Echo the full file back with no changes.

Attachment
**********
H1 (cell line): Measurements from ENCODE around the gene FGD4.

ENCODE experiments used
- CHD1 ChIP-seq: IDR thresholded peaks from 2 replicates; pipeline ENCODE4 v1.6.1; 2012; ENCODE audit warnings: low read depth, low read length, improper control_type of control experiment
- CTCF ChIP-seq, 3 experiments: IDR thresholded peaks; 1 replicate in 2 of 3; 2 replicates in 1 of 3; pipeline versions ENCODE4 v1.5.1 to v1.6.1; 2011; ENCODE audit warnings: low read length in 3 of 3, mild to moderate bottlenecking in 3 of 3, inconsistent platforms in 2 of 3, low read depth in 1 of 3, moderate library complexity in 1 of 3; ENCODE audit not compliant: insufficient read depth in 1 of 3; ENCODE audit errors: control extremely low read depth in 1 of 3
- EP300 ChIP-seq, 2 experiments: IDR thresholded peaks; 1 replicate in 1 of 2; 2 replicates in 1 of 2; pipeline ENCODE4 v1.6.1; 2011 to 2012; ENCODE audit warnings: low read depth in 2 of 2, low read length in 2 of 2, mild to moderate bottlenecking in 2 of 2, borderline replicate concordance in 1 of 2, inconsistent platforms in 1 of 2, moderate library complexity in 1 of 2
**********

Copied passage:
H1 (cell line): Measurements from ENCODE around the gene FGD4.

ENCODE experiments used
- CHD1 ChIP-seq: IDR thresholded peaks from 2 replicates; pipeline ENCODE4 v1.6.1; 2012; ENCODE audit warnings: low read depth, low read length, improper control_type of control experiment
- CTCF ChIP-seq, 3 experiments: IDR thresholded peaks; 1 replicate in 2 of 3; 2 replicates in 1 of 3; pipeline versions ENCODE4 v1.5.1 to v1.6.1; 2011; ENCODE audit warnings: low read length in 3 of 3, mild to moderate bottlenecking in 3 of 3, inconsistent platforms in 2 of 3, low read depth in 1 of 3, moderate library complexity in 1 of 3; ENCODE audit not compliant: insufficient read depth in 1 of 3; ENCODE audit errors: control extremely low read depth in 1 of 3
- EP300 ChIP-seq, 2 experiments: IDR thresholded peaks; 1 replicate in 1 of 2; 2 replicates in 1 of 2; pipeline ENCODE4 v1.6.1; 2011 to 2012; ENCODE audit warnings: low read depth in 2 of 2, low read length in 2 of 2, mild to moderate bottlenecking in 2 of 2, borderline replicate concordance in 1 of 2, inconsistent platforms in 1 of 2, moderate library complexity in 1 of 2